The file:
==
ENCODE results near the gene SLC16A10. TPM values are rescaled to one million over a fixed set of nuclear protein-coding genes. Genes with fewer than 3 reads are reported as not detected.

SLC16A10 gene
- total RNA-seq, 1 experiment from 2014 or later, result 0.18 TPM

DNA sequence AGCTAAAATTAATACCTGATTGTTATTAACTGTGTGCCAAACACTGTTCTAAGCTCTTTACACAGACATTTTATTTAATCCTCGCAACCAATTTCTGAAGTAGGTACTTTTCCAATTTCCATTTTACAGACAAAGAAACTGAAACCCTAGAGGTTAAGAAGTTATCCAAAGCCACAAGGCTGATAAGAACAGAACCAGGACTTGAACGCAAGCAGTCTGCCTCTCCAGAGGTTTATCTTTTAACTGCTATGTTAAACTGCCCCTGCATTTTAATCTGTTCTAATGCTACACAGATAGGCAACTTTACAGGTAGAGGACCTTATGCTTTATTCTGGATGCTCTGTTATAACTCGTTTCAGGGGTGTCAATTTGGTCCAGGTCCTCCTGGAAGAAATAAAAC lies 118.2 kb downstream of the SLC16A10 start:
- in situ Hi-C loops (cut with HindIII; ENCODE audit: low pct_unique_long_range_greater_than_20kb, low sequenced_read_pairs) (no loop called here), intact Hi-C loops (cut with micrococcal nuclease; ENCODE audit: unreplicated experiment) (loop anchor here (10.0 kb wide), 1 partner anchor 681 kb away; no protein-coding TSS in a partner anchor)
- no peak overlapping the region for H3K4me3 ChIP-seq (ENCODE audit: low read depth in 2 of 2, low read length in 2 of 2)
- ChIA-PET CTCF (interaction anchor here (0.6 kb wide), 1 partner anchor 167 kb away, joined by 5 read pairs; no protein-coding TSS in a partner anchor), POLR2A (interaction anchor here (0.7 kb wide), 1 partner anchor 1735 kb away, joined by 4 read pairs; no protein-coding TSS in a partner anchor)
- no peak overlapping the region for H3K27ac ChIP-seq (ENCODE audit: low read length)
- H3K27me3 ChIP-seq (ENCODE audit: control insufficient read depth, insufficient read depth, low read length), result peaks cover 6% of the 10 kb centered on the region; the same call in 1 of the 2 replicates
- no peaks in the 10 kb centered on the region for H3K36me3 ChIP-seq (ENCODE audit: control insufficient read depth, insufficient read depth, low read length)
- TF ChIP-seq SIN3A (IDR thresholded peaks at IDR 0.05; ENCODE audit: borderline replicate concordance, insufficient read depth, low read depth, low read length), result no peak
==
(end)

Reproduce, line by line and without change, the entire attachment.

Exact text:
ENCODE results near the gene SLC16A10. TPM values are rescaled to one million over a fixed set of nuclear protein-coding genes. Genes with fewer than 3 reads are reported as not detected.

SLC16A10 gene
- total RNA-seq, 1 experiment from 2014 or later, result 0.18 TPM

DNA sequence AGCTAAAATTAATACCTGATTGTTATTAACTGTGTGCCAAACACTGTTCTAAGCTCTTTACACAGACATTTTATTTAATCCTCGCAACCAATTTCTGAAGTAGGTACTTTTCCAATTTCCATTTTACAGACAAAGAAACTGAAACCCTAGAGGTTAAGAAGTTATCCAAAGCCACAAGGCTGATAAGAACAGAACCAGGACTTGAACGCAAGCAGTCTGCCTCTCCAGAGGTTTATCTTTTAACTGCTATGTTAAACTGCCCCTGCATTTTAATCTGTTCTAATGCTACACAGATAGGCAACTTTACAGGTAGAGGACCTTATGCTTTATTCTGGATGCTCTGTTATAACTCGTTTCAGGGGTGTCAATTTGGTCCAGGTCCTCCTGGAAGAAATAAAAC lies 118.2 kb downstream of the SLC16A10 start:
- in situ Hi-C loops (cut with HindIII; ENCODE audit: low pct_unique_long_range_greater_than_20kb, low sequenced_read_pairs) (no loop called here), intact Hi-C loops (cut with micrococcal nuclease; ENCODE audit: unreplicated experiment) (loop anchor here (10.0 kb wide), 1 partner anchor 681 kb away; no protein-coding TSS in a partner anchor)
- no peak overlapping the region for H3K4me3 ChIP-seq (ENCODE audit: low read depth in 2 of 2, low read length in 2 of 2)
- ChIA-PET CTCF (interaction anchor here (0.6 kb wide), 1 partner anchor 167 kb away, joined by 5 read pairs; no protein-coding TSS in a partner anchor), POLR2A (interaction anchor here (0.7 kb wide), 1 partner anchor 1735 kb away, joined by 4 read pairs; no protein-coding TSS in a partner anchor)
- no peak overlapping the region for H3K27ac ChIP-seq (ENCODE audit: low read length)
- H3K27me3 ChIP-seq (ENCODE audit: control insufficient read depth, insufficient read depth, low read length), result peaks cover 6% of the 10 kb centered on the region; the same call in 1 of the 2 replicates
- no peaks in the 10 kb centered on the region for H3K36me3 ChIP-seq (ENCODE audit: control insufficient read depth, insufficient read depth, low read length)
- TF ChIP-seq SIN3A (IDR thresholded peaks at IDR 0.05; ENCODE audit: borderline replicate concordance, insufficient read depth, low read depth, low read length), result no peak